Federal Educational Records and Privacy Act (FERPA)

FERPA requires student school records to be kept private for the students’ safety and security. This wouldn’t impact homeschoolers—except for the fact that many states require homeschoolers to file a notice of intent or some additional information with the local school district. FERPA only protects the records of public and private school students, which has allowed some state officials to threaten to release homeschoolers’ information. In addition, numerous state and federal legislative efforts are attempting to link the data of all students into massive nationwide databases—something that HSLDA strongly opposes. While we will continue to fight national databases, we also are working with Congress to introduce legislation that specifies that homeschool data is also protected by FERPA.

U.S. Labor Laws

The U.S. Department of Labor recently issued a regulation that restricts students ages 14–16 from working outside traditional school hours, which are defined by local public schools. This regulation is discriminatory and restricts homeschoolers’ flexibility. HSLDA is working with Congress to introduce legislation that will require the Department of Labor to allow homeschooling students to work during public school hours if they wish, so long as all other applicable labor laws are followed.

Fairness in the Military

HSLDA’s federal relations department is working with Congress to pass legislation that will ensure that homeschool graduates are able to enlist in the U.S. Armed Forces without having to go through a bureaucratic nightmare. This legislation has been attached to the annual National Defense Authorization Act, and we are very hopeful that it will have passed Congress by the time this article goes to press. We are also working with Congress to force the Department of Veterans Affairs to follow court rulings and provide benefits to the children of veterans who are still in a homeschool program after age 18.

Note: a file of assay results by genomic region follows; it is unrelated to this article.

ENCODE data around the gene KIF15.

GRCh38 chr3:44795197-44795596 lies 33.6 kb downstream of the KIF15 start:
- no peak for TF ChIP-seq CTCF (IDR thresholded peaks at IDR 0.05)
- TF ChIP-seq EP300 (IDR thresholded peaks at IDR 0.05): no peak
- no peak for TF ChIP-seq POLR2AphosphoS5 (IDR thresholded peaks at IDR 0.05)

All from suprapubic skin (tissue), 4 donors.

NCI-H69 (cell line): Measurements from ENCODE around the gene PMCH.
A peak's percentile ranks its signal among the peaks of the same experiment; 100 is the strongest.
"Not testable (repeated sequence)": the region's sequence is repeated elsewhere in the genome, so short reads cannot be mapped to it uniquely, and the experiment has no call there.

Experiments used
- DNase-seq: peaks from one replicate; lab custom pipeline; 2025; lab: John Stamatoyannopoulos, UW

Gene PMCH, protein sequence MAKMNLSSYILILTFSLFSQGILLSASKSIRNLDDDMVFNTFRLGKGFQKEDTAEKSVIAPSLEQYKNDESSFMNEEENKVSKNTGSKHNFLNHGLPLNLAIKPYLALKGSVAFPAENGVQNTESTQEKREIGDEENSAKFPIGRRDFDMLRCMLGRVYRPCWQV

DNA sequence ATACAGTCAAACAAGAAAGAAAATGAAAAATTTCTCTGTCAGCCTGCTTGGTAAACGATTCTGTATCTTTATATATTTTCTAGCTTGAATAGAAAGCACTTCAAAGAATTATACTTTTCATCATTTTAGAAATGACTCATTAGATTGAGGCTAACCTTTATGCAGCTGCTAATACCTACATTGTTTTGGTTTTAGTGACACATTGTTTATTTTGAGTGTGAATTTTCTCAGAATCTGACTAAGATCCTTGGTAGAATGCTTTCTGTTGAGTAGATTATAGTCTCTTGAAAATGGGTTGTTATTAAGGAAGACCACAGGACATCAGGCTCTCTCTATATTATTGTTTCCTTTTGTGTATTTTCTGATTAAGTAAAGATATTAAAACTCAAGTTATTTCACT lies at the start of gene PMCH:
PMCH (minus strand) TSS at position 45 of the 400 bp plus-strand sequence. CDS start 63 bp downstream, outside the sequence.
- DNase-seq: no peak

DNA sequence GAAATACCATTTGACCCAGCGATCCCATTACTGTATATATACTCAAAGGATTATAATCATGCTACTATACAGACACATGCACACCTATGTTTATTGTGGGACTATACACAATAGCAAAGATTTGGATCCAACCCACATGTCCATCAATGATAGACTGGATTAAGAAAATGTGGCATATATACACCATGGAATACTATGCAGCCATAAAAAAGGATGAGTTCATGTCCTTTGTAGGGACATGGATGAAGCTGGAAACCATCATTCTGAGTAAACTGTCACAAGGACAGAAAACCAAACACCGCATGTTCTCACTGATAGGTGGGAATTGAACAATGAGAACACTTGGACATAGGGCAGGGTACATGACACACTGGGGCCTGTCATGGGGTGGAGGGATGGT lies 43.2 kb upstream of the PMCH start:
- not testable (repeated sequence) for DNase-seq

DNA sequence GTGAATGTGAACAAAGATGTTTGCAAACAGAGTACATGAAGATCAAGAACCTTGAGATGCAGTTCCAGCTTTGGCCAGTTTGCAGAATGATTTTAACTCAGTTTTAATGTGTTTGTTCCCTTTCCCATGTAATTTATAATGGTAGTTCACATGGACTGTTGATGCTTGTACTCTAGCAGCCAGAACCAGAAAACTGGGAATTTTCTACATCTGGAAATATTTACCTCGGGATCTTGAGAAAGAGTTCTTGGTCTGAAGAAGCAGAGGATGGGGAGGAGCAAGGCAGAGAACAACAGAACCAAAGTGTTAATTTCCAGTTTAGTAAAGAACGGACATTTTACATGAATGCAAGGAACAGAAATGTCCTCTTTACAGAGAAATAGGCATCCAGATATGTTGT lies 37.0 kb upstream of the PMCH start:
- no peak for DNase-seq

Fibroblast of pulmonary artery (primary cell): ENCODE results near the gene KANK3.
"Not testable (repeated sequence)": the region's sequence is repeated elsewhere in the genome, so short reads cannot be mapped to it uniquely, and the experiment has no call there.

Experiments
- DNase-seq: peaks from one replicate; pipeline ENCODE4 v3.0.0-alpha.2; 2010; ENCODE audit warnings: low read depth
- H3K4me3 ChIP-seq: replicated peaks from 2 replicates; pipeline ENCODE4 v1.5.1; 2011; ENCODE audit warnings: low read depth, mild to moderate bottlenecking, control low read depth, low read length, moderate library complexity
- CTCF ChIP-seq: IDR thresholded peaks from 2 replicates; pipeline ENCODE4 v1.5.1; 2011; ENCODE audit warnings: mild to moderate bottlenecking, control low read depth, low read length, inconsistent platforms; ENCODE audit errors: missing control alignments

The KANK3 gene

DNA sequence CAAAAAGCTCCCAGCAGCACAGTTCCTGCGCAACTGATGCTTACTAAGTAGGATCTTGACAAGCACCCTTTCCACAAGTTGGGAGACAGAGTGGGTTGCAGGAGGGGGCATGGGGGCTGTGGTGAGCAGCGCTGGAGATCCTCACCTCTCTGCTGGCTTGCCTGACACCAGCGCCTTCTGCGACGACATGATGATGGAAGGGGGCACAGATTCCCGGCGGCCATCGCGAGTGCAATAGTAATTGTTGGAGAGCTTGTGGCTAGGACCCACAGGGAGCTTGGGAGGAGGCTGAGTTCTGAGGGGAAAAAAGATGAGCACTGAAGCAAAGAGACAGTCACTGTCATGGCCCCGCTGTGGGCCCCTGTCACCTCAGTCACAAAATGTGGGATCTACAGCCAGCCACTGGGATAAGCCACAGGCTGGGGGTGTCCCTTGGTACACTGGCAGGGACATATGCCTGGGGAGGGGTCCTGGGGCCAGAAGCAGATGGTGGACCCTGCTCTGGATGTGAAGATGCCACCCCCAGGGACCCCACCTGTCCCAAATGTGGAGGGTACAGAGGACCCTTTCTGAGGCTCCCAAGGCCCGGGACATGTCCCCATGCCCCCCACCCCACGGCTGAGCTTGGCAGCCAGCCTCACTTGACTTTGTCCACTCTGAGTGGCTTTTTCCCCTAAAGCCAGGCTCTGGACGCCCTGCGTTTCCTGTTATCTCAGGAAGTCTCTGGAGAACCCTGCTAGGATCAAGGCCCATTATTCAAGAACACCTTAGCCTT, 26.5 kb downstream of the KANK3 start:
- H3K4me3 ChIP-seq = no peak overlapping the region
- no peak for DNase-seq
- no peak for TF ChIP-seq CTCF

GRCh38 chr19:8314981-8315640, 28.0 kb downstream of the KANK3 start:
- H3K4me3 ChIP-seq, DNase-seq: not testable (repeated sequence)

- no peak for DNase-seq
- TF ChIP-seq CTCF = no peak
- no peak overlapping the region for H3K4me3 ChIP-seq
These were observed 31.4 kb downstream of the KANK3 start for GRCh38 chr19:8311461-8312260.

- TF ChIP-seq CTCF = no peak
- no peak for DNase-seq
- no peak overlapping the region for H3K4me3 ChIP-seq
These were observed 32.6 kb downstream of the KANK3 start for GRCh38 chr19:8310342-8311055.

While, thankfully, huge pieces of legislation that would hurt or eliminate homeschooling are few and far between, HSLDA and the homeschool community are continually surrounded by small battles that if not monitored and stopped could escalate into major headlines. Like the whack-a-mole game, “moles” constantly pop up that need to be hammered down. This can seem daunting, yet together we can keep constant vigilance and protect the freedoms of homeschoolers. For more information about any of these issues, please visit HSLDA’s federal relations webpages, call 540-338-5600, or email federalrelations@hslda.org.

About the author

Melanie Palazzo is the HSLDA Congressional Action Program director.